Canon 1DMkII with Canon 70-200mm f4L IS lens at 70mm and Canon EB12 tube; ISO400 f16 1/320. Cropped and adjusted in Lightroom

Uploaded 13 June 2009
Number of views on 25 July 2012: 1241

Living for partly in Italy, partly in Phuket and partly in other locations around the world – Hong Kong & Kenya when I can – I spend a lot of time photographing anything and everything. I particularly enjoy the challenge of capturing shots of wildlife large and small – from elephants to insects. A wider selection of my work can be seen on my website at

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  • kathy s gillentine
    kathy s gillen...almost 6 years ago

    Fantastic capture david

  • Thanks very much, Kathy:))

    – David Clarke

  • robmac
    robmacalmost 6 years ago

    Great shot David one of the jewel beetles

  • Thanks very much, Rob!

    – David Clarke

  • Brandie1
    Brandie1almost 6 years ago

    Fantastic macro,David.

  • Thanks very much, Brandie!

    – David Clarke

  • Jimmy Joe
    Jimmy Joealmost 6 years ago


  • Many thanks, Gerrardt:))

    – David Clarke

  • BigD
    BigDalmost 6 years ago

    Excellent macro, David

  • Thanks very much, David:)

    – David Clarke

  • noffi
    noffialmost 6 years ago

    David…I really like the iridescent green glow in the beetle’s shell. You have caugfht it so well. Do you know what kind of beetle it is? We have some here in Ohio that are imports and are called japanese beetles. They also have a shimmering green shell.

  • Thanks very much, Liz. I’ve just carried a bit of research and it would seem these are Rose Chafers (Cetonia aurata). The distinctive feature is the small triangular area between the wing cases just below the thorax – see Green Beetle 1. Most rose chafers have extra irregular shaped marks on the rear end of the wing cases. This one doesn’t appear to have them but I’ve looked at the other shots I took of its family and friends and several of the do have those marks. Some also had a bronze sheen. It would seem they are a southern & central European species. I’ve put a more complete blurb in the accompanying note. Thanks again for prompting me to complete the picture :))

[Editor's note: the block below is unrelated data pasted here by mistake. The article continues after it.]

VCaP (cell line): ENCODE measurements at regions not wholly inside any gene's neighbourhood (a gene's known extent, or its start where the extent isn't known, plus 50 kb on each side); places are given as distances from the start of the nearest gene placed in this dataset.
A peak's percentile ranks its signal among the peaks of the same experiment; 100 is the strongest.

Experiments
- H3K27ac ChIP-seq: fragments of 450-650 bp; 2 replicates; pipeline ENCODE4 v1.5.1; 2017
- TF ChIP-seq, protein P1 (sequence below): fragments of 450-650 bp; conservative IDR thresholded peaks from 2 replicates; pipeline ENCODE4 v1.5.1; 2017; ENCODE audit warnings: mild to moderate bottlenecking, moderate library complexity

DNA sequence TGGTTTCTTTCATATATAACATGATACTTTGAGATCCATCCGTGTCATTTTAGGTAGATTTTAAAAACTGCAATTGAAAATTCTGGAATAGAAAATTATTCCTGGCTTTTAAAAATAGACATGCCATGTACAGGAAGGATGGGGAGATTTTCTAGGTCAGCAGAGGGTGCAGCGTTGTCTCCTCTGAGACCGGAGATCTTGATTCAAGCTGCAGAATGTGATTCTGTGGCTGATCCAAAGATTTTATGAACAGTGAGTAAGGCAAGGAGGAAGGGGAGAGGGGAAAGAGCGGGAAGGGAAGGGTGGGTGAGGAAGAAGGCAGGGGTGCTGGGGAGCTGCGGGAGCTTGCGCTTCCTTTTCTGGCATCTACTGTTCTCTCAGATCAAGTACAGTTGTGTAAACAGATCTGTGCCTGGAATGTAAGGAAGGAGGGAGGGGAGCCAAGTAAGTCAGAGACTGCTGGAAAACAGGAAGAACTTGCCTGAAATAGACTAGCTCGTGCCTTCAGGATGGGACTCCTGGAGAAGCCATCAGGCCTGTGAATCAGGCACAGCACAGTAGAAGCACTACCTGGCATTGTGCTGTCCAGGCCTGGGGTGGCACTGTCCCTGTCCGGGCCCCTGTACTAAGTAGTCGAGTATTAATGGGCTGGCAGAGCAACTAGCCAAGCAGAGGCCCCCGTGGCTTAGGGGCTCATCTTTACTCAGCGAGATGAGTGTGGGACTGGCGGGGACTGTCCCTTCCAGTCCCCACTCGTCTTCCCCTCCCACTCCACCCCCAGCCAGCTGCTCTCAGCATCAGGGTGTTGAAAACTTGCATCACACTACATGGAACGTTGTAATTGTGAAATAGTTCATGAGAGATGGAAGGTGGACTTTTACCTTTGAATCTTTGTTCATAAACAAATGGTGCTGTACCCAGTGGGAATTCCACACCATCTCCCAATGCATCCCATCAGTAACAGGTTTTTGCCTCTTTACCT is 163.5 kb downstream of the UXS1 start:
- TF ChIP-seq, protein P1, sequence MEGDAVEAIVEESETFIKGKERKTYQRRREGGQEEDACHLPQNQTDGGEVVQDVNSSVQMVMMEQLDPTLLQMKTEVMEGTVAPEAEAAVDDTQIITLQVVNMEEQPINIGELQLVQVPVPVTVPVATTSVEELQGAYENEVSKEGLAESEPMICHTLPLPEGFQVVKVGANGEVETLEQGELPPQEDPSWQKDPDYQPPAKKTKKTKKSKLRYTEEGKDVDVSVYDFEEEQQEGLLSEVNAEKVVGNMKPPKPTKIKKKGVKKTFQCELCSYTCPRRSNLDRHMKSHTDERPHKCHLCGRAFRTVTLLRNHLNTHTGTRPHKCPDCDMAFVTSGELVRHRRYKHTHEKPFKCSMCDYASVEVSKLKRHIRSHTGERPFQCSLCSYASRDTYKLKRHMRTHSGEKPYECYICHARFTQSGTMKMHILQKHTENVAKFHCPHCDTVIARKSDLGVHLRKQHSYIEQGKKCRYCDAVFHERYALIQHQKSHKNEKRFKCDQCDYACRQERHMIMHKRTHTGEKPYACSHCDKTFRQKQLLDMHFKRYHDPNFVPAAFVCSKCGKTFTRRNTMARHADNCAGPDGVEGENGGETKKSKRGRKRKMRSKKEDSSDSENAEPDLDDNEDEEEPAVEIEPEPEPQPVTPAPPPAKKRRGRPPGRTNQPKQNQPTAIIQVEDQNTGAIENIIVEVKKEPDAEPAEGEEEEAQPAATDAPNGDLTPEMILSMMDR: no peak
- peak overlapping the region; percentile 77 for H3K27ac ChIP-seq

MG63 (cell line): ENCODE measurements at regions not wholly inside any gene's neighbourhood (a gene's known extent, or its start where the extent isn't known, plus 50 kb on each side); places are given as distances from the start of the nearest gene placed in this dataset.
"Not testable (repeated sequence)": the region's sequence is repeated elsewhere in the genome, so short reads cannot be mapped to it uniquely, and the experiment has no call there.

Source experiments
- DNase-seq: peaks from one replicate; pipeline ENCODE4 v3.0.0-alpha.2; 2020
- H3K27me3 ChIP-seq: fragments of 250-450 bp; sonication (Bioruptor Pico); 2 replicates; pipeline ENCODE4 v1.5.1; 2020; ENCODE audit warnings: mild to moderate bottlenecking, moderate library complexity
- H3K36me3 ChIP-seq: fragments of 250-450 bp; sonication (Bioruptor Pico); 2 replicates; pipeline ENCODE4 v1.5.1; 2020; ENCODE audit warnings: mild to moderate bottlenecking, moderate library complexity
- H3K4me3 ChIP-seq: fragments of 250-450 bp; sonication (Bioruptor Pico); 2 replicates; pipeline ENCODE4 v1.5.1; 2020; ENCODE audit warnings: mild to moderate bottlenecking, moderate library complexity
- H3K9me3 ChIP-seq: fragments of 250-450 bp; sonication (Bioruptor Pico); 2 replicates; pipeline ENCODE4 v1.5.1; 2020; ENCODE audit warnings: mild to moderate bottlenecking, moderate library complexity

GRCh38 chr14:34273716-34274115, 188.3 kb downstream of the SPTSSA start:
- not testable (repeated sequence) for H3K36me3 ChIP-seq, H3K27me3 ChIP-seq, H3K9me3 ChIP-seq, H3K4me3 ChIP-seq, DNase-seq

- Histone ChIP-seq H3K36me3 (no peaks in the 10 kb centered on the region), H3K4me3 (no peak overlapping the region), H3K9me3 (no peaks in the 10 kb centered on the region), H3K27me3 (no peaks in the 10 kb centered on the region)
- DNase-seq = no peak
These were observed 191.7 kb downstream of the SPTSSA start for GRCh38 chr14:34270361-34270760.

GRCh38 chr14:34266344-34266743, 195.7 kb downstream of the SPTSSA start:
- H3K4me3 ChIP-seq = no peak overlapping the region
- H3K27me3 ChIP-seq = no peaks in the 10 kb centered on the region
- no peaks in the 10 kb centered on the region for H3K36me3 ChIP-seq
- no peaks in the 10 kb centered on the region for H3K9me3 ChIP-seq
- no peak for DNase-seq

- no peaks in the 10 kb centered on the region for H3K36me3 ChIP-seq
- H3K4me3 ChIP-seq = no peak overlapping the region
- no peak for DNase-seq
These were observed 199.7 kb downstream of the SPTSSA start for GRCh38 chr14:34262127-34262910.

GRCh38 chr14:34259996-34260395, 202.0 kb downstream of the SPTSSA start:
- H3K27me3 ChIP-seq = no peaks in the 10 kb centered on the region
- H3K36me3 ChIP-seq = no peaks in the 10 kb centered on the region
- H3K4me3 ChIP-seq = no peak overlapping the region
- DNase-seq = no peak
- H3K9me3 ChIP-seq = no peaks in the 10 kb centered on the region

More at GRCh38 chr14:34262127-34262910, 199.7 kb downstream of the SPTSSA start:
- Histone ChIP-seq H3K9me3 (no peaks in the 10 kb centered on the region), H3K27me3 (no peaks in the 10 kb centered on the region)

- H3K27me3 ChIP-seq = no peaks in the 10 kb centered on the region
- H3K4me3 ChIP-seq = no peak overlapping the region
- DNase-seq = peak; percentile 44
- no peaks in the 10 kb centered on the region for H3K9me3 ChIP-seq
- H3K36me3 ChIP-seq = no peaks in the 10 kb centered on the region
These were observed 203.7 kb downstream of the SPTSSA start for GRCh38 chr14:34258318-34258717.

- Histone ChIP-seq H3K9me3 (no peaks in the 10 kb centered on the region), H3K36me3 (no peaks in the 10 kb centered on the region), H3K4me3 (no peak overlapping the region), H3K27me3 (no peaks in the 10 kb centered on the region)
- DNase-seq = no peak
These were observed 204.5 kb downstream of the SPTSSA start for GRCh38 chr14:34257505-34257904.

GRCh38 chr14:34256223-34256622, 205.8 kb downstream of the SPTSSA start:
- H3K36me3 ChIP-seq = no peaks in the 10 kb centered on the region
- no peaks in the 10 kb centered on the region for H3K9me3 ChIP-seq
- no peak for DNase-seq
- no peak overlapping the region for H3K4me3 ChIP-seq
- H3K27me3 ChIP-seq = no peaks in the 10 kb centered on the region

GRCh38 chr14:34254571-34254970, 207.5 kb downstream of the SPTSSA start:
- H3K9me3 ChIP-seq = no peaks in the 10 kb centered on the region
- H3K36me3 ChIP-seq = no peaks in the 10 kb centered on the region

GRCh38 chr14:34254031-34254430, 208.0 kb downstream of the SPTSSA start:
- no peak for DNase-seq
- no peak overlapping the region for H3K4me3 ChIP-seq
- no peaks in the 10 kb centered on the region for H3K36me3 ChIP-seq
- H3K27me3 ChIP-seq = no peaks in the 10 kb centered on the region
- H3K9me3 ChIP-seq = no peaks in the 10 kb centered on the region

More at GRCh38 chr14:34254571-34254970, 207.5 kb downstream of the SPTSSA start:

– David Clarke

  • John44
    John44almost 6 years ago

    What a fine shot of a horrible insect David :-)
    Looking to your gear .. well you are ‘well’ equipped to ‘nail’ the bugs.
    Good eye, good shot.
    Ariverdechi Davide


  • Ti ringrazio molto, Giovanni! Actually I think it’s quite a cute bug, but my wife does complain that they munch the roses!

    – David Clarke

  • John44
    John44almost 6 years ago

    Give her a nice bottle of Perfume..
    Might help

  • Good suggestion!!

    – David Clarke

  • chijude
    chijudealmost 6 years ago

    Now that is a real emerald green!! Great image!

  • Thanks so much, Jude, and thanks for the fav!!

    – David Clarke

  • Sandy Stewart
    Sandy Stewartalmost 6 years ago

    Very nicely taken angle of the Rose Chafer! Lovely colors and iridescence on Rose Chafer! : )

  • Thanks very much, Sandy, much appreciated!

    – David Clarke